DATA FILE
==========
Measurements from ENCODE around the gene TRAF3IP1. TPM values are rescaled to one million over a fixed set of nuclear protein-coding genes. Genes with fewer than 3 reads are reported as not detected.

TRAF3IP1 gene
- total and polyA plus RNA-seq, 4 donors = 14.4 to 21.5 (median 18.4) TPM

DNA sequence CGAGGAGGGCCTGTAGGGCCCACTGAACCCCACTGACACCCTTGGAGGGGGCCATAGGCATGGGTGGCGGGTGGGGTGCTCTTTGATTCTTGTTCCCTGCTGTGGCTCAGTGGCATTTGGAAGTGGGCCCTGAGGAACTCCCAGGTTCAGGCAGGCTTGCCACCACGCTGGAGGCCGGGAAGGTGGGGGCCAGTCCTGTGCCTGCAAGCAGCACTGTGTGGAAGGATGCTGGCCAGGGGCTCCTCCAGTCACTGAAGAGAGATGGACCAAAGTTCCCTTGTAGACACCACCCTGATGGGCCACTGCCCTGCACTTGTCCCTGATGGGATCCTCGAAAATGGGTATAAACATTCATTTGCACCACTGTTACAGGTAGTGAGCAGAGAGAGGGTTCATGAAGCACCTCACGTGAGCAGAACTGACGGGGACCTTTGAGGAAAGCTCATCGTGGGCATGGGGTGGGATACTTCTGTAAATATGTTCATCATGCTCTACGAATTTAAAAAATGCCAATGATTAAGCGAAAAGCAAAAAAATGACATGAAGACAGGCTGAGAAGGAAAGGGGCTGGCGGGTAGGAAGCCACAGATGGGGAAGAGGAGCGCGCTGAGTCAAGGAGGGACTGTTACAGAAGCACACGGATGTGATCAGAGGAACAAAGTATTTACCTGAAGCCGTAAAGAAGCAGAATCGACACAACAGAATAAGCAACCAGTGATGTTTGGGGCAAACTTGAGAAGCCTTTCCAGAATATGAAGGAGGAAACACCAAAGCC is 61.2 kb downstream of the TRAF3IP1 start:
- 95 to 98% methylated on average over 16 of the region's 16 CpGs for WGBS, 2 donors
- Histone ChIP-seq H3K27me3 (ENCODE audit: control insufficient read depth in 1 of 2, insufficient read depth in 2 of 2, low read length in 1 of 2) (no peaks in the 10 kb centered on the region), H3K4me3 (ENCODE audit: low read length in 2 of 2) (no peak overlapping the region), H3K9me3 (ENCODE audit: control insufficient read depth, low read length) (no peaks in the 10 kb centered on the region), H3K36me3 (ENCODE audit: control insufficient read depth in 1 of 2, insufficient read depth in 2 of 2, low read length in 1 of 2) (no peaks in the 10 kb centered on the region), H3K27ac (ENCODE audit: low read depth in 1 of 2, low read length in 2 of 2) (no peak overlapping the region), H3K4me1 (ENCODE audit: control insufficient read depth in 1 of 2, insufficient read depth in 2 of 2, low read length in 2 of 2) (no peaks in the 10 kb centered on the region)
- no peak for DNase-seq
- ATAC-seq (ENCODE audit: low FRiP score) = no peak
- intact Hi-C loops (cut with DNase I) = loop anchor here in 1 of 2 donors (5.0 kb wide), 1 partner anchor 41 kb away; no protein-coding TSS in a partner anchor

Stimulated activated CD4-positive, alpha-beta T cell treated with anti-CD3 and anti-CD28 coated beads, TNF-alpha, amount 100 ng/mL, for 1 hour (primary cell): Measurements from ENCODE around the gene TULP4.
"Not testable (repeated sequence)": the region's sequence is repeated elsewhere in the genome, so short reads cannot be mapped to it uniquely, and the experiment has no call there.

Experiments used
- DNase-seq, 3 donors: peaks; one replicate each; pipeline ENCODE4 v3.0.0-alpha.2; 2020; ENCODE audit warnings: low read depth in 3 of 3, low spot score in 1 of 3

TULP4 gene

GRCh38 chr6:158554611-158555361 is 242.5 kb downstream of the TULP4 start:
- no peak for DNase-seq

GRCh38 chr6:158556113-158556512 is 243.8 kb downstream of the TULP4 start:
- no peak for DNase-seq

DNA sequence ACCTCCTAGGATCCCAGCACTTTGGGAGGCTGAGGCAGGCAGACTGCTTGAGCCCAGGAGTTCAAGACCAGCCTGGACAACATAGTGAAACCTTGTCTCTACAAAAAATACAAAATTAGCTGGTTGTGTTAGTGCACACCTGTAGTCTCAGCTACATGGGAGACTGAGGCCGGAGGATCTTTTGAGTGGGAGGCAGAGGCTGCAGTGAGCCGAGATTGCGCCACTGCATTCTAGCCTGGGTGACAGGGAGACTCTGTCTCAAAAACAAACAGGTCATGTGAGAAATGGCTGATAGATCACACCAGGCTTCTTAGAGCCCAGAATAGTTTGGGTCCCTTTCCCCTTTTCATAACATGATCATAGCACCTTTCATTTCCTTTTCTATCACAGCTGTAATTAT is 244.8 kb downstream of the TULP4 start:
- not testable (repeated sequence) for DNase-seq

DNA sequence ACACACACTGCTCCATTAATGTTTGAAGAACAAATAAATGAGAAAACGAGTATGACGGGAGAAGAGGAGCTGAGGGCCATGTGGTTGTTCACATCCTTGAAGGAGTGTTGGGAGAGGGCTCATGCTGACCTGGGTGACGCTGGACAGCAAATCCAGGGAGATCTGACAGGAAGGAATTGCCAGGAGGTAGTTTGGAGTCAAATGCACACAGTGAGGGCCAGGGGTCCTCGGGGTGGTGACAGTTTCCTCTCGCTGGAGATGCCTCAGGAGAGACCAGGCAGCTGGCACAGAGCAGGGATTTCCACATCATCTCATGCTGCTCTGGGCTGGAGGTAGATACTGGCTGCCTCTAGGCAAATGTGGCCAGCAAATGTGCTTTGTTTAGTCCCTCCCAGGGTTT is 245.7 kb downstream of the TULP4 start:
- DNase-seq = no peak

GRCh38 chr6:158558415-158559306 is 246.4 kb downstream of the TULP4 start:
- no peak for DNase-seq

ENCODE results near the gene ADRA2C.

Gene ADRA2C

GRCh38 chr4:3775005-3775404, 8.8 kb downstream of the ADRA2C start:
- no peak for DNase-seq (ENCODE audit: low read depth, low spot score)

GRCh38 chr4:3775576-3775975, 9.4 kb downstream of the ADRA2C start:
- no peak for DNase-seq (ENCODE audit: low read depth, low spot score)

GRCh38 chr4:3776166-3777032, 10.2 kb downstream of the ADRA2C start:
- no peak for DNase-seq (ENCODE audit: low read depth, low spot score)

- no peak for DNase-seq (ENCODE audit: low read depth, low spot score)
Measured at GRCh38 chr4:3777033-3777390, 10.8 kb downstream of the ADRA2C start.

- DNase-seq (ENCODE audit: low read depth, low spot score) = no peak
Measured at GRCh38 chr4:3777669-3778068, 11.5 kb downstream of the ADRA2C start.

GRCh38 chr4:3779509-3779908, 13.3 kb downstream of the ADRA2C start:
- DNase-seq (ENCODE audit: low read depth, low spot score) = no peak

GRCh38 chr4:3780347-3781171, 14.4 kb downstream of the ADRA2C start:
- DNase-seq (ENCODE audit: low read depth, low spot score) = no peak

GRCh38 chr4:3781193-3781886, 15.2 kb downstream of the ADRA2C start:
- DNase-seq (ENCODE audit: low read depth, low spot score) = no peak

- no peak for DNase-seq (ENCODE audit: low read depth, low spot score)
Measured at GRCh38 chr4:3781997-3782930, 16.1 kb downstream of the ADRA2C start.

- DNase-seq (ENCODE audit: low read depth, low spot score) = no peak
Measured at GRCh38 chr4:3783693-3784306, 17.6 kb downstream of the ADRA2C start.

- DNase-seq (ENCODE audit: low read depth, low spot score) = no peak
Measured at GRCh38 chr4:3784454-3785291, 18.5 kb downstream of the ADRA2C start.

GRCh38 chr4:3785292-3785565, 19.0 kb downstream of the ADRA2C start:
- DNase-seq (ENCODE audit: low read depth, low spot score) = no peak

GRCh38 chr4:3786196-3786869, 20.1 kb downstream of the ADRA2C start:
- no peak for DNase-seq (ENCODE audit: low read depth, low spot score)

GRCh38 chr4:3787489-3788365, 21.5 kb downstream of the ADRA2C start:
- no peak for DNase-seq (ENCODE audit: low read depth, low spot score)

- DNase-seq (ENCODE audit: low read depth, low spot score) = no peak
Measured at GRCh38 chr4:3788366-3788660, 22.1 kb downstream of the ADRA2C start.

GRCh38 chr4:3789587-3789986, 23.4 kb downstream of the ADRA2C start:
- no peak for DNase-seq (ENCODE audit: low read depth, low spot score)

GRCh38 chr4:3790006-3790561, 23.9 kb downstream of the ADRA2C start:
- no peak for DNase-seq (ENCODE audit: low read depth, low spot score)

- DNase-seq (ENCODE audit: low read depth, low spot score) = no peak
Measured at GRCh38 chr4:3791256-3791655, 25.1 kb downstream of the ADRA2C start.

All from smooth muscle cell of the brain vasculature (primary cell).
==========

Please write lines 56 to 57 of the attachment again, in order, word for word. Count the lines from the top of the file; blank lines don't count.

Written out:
Measured at GRCh38 chr4:3788366-3788660, 22.1 kb downstream of the ADRA2C start.

GRCh38 chr4:3789587-3789986, 23.4 kb downstream of the ADRA2C start: